late 14c., "to lay (a crime, etc.) to the account of," from Old French imposer "put, place; impute, charge, accuse" (c.1300), from assimilated form of in- "into, in" (see in- (2)) + poser "put, place" (see pose (v.1)). Sense of "to lay on as a burden" first recorded 1580s. Related: Imposed; imposing.
imposing (adj.) Look up imposing at Dictionary.com
"that impresses by appearance or manner," 1786, from present participle of impose (v.). Related: Imposingly.
imposition (n.) Look up imposition at Dictionary.com
late 14c., "the levying of taxes, a tax, duty, tribute," from Old French imposicion "tax, duty; a fixing" (early 14c.), from Latin impositionem (nominative impositio) "a laying on," from imponere "to place upon," from assimilated form of in- "into, in" (see in- (2)) + ponere "to put, place" (past participle positus; see position (n.)). Sense of "the act of putting (something) on (something else)" is from 1590s. Meaning "an act or instance of imposing" (on someone) first recorded 1630s (see impose).
impossibility (n.) Look up impossibility at Dictionary.com
late 14c., "quality of being impossible," from impossible + -ity; perhaps from or modeled on French impossibilité. Meaning "an impossible thing or occurrence" is from c.1500.
impossible (adj.) Look up impossible at Dictionary.com
late 14c., from Old French impossible, from Latin impossibilis "not possible," from assimilated form of in- "not, opposite of" (see in- (1)) + possibilis (see possible). Related: Impossibly.
impost (n.) Look up impost at Dictionary.com
"tax, duty," 1560s, from Middle French impost, from Medieval Latin impostum, from neuter of Latin impostus, contracted from impositus, past participle of imponere (see impostor).
impostor (n.) Look up impostor at Dictionary.com
1580s, from Middle French imposteur (16c.), from Late Latin impostor, agent noun from impostus, collateral form of impositus, past participle of imponere "place upon, impose upon, deceive," from assimilated form of in- "into, in, on, upon" (see in- (2)) + ponere "to put place" (past participle positus; see position (n.)).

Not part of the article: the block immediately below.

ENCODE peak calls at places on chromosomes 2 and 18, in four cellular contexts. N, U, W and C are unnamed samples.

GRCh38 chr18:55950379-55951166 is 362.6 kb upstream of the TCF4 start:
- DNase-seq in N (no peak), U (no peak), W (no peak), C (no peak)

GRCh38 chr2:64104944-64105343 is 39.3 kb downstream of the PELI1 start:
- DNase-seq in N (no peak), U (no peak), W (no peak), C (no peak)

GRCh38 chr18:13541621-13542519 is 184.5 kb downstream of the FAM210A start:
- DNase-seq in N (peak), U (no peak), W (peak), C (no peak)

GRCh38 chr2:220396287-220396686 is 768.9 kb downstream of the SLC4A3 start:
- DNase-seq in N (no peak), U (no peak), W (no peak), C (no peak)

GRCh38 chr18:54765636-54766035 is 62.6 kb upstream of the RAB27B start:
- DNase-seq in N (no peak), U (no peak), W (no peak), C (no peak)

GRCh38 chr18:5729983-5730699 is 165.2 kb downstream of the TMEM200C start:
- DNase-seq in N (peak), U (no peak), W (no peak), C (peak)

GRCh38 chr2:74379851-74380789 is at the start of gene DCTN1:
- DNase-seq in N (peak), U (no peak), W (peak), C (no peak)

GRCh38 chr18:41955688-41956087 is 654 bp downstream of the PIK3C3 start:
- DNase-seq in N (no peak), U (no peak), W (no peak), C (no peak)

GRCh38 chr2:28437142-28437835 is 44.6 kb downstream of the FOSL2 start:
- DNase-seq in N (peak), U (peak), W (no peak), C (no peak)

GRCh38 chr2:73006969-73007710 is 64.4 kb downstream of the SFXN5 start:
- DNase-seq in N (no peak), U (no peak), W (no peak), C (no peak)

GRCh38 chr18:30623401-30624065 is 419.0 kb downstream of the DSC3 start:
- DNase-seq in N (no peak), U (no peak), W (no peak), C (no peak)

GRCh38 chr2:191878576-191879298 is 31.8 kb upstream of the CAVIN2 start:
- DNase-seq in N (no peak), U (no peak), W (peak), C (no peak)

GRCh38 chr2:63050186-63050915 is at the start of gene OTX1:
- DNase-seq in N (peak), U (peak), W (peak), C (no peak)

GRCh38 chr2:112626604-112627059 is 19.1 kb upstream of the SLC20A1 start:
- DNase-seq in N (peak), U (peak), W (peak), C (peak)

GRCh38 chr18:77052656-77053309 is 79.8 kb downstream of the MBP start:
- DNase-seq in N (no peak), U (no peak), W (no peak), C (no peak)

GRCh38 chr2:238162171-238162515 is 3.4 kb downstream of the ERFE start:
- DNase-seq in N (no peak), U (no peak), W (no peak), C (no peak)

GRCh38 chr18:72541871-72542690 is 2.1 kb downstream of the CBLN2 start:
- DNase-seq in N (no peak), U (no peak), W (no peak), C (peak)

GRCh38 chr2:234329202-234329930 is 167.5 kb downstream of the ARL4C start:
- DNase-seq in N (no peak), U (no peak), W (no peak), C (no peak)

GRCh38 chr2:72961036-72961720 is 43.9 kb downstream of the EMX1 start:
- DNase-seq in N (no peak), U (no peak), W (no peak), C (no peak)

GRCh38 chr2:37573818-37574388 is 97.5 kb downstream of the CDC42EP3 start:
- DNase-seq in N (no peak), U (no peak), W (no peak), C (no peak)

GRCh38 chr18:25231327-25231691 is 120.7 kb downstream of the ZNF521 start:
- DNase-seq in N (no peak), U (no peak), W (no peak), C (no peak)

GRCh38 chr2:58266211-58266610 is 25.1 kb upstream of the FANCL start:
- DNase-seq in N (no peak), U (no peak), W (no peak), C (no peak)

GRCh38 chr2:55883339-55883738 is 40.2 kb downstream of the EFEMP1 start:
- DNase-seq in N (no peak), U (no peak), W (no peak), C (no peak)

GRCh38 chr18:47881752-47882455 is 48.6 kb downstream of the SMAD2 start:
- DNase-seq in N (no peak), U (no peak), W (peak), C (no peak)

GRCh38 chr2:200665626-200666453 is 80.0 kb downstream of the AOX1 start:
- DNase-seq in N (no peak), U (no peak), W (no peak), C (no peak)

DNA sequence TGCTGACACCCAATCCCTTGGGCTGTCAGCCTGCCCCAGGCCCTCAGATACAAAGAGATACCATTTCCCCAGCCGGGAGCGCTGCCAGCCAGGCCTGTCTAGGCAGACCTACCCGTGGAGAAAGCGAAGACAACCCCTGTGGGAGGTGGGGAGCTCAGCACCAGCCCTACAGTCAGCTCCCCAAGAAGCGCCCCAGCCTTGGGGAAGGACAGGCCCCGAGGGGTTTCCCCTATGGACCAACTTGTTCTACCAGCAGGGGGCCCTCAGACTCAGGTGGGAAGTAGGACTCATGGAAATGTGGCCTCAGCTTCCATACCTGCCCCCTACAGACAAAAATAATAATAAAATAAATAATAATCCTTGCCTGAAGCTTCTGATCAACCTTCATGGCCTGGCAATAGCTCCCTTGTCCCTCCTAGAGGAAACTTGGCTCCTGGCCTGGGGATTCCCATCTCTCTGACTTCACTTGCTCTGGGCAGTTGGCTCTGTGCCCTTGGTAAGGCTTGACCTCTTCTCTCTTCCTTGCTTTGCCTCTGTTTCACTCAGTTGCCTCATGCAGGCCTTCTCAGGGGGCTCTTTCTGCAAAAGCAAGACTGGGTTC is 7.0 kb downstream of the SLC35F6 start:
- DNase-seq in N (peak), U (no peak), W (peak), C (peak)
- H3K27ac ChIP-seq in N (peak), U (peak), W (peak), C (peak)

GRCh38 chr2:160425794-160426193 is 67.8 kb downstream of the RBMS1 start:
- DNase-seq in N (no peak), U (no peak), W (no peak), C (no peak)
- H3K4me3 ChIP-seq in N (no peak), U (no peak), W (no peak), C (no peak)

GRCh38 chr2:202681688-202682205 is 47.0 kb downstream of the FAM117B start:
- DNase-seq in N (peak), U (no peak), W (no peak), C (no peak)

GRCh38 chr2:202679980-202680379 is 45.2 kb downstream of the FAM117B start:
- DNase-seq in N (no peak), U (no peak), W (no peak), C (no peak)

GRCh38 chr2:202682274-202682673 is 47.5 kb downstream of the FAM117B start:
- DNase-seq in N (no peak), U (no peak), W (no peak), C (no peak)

imposture (n.) Look up imposture at Dictionary.com
"act of willfully deceiving others," 1530s, from Middle French imposture, from Late Latin impostura, from impostus (see impost).
impotence (n.) Look up impotence at Dictionary.com
early 15c., "physical weakness," also "poverty," from Middle French impotence "weakness," from Latin impotentia "lack of control or power," from impotentem (nominative impotens); see impotent. In reference to a want of (male) sexual potency, from c.1500. The figurative senses of the word in Latin were "violence, fury, unbridled passion." Related: Impotency.
impotent (adj.) Look up impotent at Dictionary.com
late 14c., "physically weak, enfeebled, crippled," from Old French impotent "powerless, weak, incapable," from Latin imponentem (nominative impotens) "lacking control, powerless," from assimilated form of in- "not, opposite of" (see in- (1)) + ponentem (nominative potens) "potent" (see potent).

Meaning "having no power to accomplish anything" is from mid-15c.; that of "completely lacking in sexual power" (of males) is from mid-15c. Middle English also had a native term for this: Cunt-beaten (mid-15c.). The figurative sense in Latin was "without self-control, headstrong, violent." Related: Impotently.